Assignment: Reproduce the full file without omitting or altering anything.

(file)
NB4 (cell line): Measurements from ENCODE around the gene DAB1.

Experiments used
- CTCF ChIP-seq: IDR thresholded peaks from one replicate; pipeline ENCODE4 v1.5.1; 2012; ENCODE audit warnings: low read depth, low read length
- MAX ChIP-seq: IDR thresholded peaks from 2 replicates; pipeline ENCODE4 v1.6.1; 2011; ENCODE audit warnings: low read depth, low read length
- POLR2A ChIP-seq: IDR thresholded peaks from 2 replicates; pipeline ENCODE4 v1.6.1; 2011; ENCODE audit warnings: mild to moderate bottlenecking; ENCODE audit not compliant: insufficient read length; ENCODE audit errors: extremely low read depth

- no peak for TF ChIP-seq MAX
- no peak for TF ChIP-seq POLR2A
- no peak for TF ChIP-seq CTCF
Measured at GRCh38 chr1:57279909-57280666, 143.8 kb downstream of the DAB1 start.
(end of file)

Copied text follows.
NB4 (cell line): Measurements from ENCODE around the gene DAB1.

Experiments used
- CTCF ChIP-seq: IDR thresholded peaks from one replicate; pipeline ENCODE4 v1.5.1; 2012; ENCODE audit warnings: low read depth, low read length
- MAX ChIP-seq: IDR thresholded peaks from 2 replicates; pipeline ENCODE4 v1.6.1; 2011; ENCODE audit warnings: low read depth, low read length
- POLR2A ChIP-seq: IDR thresholded peaks from 2 replicates; pipeline ENCODE4 v1.6.1; 2011; ENCODE audit warnings: mild to moderate bottlenecking; ENCODE audit not compliant: insufficient read length; ENCODE audit errors: extremely low read depth

- no peak for TF ChIP-seq MAX
- no peak for TF ChIP-seq POLR2A
- no peak for TF ChIP-seq CTCF
Measured at GRCh38 chr1:57279909-57280666, 143.8 kb downstream of the DAB1 start.